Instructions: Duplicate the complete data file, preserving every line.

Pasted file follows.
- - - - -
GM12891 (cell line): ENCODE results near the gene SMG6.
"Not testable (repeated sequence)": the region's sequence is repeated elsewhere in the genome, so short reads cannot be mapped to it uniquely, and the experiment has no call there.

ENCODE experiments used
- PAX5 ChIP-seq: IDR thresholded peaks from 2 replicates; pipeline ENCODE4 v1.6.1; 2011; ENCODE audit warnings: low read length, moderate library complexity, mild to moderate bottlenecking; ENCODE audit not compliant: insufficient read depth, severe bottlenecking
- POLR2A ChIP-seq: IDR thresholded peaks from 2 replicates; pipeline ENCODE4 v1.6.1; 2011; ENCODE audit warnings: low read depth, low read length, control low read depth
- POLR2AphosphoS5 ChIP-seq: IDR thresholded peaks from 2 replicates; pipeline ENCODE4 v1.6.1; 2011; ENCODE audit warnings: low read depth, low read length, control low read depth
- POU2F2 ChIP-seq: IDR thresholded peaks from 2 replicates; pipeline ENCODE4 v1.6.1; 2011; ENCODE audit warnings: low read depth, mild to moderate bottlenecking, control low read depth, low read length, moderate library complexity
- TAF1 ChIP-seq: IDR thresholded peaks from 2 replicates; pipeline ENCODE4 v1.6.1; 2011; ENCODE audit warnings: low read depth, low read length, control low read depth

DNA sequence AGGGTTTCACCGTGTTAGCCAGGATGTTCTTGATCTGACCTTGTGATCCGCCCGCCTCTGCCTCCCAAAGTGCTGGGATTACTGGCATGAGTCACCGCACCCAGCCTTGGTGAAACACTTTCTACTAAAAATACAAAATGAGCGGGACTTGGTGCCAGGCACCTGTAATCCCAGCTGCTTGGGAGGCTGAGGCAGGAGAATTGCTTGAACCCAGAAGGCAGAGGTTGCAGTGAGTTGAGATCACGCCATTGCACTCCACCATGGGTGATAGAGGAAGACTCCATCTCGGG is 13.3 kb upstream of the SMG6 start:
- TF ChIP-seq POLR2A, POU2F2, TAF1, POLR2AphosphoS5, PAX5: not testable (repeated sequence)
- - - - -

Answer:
GM12891 (cell line): ENCODE results near the gene SMG6.
"Not testable (repeated sequence)": the region's sequence is repeated elsewhere in the genome, so short reads cannot be mapped to it uniquely, and the experiment has no call there.

ENCODE experiments used
- PAX5 ChIP-seq: IDR thresholded peaks from 2 replicates; pipeline ENCODE4 v1.6.1; 2011; ENCODE audit warnings: low read length, moderate library complexity, mild to moderate bottlenecking; ENCODE audit not compliant: insufficient read depth, severe bottlenecking
- POLR2A ChIP-seq: IDR thresholded peaks from 2 replicates; pipeline ENCODE4 v1.6.1; 2011; ENCODE audit warnings: low read depth, low read length, control low read depth
- POLR2AphosphoS5 ChIP-seq: IDR thresholded peaks from 2 replicates; pipeline ENCODE4 v1.6.1; 2011; ENCODE audit warnings: low read depth, low read length, control low read depth
- POU2F2 ChIP-seq: IDR thresholded peaks from 2 replicates; pipeline ENCODE4 v1.6.1; 2011; ENCODE audit warnings: low read depth, mild to moderate bottlenecking, control low read depth, low read length, moderate library complexity
- TAF1 ChIP-seq: IDR thresholded peaks from 2 replicates; pipeline ENCODE4 v1.6.1; 2011; ENCODE audit warnings: low read depth, low read length, control low read depth

DNA sequence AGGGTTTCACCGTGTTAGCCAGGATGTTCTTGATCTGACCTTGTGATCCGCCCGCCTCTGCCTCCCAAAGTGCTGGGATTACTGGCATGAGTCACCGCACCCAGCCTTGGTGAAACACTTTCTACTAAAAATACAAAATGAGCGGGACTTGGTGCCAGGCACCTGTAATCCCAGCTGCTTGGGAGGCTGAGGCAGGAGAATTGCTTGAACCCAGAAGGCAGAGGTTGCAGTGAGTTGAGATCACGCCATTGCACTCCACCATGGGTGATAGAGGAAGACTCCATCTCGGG is 13.3 kb upstream of the SMG6 start:
- TF ChIP-seq POLR2A, POU2F2, TAF1, POLR2AphosphoS5, PAX5: not testable (repeated sequence)